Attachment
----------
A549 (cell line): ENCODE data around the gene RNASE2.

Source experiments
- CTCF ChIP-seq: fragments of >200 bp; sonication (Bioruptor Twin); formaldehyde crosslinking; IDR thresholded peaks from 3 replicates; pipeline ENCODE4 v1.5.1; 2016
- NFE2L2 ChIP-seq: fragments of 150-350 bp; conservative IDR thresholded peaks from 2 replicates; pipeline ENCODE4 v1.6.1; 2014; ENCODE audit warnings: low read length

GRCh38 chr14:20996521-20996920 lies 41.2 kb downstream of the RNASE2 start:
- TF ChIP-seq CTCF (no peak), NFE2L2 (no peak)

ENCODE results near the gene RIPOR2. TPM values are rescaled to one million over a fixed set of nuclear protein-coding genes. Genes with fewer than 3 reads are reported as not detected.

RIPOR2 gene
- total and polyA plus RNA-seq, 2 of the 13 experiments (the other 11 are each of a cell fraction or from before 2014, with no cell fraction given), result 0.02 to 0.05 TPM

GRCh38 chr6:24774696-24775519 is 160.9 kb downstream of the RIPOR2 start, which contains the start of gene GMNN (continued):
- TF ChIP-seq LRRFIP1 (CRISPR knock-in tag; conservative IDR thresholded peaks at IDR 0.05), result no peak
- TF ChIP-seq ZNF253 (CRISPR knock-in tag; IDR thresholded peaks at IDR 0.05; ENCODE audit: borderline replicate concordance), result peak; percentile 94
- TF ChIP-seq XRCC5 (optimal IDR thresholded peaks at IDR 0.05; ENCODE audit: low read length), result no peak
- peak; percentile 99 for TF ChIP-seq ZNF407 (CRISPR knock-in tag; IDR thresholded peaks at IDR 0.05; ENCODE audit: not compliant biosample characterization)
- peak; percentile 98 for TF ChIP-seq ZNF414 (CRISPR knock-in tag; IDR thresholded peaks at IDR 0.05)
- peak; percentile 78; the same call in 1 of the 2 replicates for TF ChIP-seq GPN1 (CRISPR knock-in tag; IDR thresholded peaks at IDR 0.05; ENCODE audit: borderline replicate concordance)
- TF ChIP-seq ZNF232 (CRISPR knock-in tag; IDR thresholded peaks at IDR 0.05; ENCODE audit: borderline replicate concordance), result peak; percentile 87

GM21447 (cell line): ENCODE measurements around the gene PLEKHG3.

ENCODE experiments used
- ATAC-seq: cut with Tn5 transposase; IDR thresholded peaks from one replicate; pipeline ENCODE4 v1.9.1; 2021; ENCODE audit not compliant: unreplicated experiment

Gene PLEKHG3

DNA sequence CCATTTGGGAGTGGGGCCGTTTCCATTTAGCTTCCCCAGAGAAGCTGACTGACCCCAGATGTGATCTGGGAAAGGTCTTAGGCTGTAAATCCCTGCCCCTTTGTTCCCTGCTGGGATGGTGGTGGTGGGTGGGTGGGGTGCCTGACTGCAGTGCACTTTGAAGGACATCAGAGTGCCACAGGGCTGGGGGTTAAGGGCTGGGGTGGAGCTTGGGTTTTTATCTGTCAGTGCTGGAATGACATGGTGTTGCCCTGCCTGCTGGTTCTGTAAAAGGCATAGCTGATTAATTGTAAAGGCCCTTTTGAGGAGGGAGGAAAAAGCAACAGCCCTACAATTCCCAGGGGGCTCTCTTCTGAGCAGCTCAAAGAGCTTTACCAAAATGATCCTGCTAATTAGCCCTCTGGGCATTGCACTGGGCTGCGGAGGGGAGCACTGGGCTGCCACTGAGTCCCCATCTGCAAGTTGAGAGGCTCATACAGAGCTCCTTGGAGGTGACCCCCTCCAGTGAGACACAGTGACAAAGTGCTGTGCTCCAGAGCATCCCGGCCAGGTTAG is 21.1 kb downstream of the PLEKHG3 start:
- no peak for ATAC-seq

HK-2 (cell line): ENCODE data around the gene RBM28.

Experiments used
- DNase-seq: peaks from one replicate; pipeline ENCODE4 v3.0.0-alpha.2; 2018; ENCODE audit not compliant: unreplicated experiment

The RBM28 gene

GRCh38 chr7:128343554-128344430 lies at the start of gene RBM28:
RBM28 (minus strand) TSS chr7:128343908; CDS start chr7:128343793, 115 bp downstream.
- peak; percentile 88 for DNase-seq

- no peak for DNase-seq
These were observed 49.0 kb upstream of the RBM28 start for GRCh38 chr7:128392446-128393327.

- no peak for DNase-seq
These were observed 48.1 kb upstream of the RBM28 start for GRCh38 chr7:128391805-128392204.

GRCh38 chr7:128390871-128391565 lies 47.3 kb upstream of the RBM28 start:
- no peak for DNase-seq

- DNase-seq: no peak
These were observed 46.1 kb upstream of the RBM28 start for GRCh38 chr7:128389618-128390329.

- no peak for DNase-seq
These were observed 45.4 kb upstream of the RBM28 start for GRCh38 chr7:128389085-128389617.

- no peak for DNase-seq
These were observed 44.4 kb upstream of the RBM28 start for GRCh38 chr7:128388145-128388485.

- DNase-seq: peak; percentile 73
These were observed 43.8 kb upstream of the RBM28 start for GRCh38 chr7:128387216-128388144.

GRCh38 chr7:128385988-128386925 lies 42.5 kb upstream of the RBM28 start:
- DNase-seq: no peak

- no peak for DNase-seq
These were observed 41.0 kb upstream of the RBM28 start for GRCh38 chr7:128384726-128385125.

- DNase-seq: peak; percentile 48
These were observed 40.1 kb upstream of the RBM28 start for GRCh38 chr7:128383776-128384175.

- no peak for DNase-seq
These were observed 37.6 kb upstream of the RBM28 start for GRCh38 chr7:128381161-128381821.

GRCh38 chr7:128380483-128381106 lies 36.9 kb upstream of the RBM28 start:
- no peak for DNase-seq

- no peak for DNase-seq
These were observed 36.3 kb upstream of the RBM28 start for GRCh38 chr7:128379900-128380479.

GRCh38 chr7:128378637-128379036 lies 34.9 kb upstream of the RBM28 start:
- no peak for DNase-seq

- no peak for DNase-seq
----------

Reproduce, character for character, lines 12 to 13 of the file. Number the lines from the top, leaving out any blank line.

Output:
- TF ChIP-seq ZNF253 (CRISPR knock-in tag; IDR thresholded peaks at IDR 0.05; ENCODE audit: borderline replicate concordance), result peak; percentile 94
- TF ChIP-seq XRCC5 (optimal IDR thresholded peaks at IDR 0.05; ENCODE audit: low read length), result no peak